Funcinpec Steps Back From CPP Criticism

Fearing the CPP will accuse his party of creating “political instability,” Funcinpec President Prince Norodom Ranariddh now ap­pears to be stepping back from his March promise to be more critical of the ruling party.

In recent weeks, he has privately directed his party’s lawmakers to temper the sometimes harsh criticism they have lately directed at the Prime Minister Hun Sen-led government, the lawmakers say.

The prince admitted as much on Wednesday, when he told the National Assembly that Fun­cinpec parliamentarians are “not happy with me, because they can’t speak out as much as they wish.”

But he said the move was necessary to restore discipline. He said he didn’t want to chair the assembly’s sessions if even lawmakers from his own party would not heed his warnings not to veer from the topic at hand.

“You have to be objective and speak on the topic. If you go off the topic, we will be looked down upon,” he said.

But some lawmakers feel the prince’s caution will cost Funcin­pec votes.

Earlier this year, the prince was furious at Funcinpec’s disappointing showing in the Feb 3 commune council elections. He prom­ised that the party would no long­er meekly side with the CPP, its part­­ner in the government.

“We dared not speak out—that is why people did not vote for us,” he told party members. “In the Natio­nal Assembly, Funcinpec members should say whatever they think is not right in the government.”

Funcinpec parliamentarians took advantage of the suggestion. They began openly criticizing the government and the CPP. They also began privately collaborating with the opposition Sam Rainsy Party, whose anti-government views now coincided with some Funcinpec stances—for example, on election reform.

But Funcinpec did not become an opposition party—its criticisms were always more subtle. “As a coalition partner, we like to [praise the government] first, then attack it—and only in a constructive manner,” explained Funcinpec lawmaker Nan Sy.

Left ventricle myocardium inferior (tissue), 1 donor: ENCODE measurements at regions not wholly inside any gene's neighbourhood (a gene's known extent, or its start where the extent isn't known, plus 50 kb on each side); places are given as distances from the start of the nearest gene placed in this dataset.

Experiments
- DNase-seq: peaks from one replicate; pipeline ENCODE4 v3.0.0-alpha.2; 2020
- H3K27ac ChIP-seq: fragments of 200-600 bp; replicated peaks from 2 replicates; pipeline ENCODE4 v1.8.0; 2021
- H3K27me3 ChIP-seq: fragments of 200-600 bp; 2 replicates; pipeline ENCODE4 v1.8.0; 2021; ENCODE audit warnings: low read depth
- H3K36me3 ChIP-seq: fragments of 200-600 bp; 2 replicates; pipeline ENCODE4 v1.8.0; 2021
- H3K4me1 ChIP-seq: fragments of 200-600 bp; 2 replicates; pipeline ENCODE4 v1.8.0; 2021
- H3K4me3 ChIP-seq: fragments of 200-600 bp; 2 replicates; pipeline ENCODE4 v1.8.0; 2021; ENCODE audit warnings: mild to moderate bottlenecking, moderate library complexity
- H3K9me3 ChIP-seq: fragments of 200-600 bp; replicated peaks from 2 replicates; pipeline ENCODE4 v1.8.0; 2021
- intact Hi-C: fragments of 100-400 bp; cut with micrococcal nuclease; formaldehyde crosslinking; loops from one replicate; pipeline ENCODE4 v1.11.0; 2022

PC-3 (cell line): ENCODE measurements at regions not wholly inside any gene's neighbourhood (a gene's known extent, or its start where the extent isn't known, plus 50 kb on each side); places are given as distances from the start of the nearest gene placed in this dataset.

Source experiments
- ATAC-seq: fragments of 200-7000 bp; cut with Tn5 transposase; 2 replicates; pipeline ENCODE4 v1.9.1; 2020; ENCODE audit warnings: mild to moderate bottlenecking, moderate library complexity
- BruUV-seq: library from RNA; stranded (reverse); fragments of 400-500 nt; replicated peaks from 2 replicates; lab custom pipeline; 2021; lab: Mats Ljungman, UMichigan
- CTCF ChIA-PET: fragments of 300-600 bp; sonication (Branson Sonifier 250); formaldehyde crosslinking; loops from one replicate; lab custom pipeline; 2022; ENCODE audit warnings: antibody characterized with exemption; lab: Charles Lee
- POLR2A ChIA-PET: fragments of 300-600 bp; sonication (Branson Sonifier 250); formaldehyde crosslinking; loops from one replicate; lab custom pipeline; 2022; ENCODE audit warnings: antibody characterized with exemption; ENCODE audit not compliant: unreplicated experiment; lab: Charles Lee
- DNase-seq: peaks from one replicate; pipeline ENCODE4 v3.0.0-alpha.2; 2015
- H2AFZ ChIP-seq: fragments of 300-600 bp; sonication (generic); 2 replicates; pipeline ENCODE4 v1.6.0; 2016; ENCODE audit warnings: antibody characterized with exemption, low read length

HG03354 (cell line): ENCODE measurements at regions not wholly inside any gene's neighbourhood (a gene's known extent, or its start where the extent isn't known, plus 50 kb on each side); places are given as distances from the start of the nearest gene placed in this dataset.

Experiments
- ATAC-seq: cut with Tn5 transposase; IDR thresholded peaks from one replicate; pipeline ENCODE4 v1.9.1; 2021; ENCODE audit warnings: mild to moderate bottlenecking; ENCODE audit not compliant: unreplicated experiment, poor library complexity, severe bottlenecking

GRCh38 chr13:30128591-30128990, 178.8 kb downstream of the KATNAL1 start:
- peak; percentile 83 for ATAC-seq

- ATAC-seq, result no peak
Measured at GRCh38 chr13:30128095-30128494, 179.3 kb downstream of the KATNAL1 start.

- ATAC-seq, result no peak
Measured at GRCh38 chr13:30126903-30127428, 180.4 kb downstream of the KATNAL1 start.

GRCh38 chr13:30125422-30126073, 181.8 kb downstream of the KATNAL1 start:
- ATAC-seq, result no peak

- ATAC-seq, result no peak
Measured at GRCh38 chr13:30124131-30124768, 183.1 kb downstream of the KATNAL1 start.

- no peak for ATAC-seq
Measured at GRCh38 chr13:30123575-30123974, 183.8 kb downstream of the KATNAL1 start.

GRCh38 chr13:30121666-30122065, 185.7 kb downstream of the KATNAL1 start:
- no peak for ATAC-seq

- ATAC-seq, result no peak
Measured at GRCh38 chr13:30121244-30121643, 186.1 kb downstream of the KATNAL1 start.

Two lawmakers made major waves with their assaults on the CPP: Keo Remy drafted breakthrough legislation proposing the reform of the National Election Committee, and Princess Noro­dom Vacheara led a crusade to highlight border problems.

The princess led a fact-finding delegation to the Vietnamese border in Svay Rieng province, and led demands that Minister of Cabinet Sok An report to the as­sembly on border issues. The princess said recently that raising these issues has not made her popular with the CPP.

Lawmakers were enjoying their newfound freedom. They enjoyed using specific laws under debate as a platform to make grand statements about government corruption and social injustice.

On Wednesday, for example, Nan Sy—who has always been an outspoken presence—called for a trial of former Khmer Rouge leaders while debating the proposed forestry law.

Several other Funcinpec members jumped in with criticisms ranging from AIDS to border issues, angering CPP members.

Princess Vacheara said the prince—the son of her half-brother King Norodom Sihanouk—reminded his party members not to go overboard criticizing the government because of the coalition agreement.

“The prince just respects the coalition alliance that Funcinpec joined with the CPP,” she said. “He doesn’t want us to express ourselves too strongly and ruin the political stability.”

But she maintained that the outspoken lawmakers were in the right with their criticisms. “What we have spoken about is meant to help the government in a constructive manner,” she said, specifically mentioning border en­croach­ment and social injustice. “But the other party doesn’t want to understand, so they accuse us of creating a problem.”

She added, “I don’t know how to stop speaking up as long as I see that social injustice and abuses [of power] still exist. I got used to living in France, where people can speak out when they see the truth.”

Nan Sy, who is credited with bringing down a top CPP tourism official over the alleged mismanagement of the Preah Vihear temple, pointed out that the prince’s request was not an order.

The prince didn’t forbid lawmakers to speak, since that is their constitutional right, he said. “The prince only reminded and advised the [members of parliament] to conduct themselves with a greater degree of professionalism.”

 

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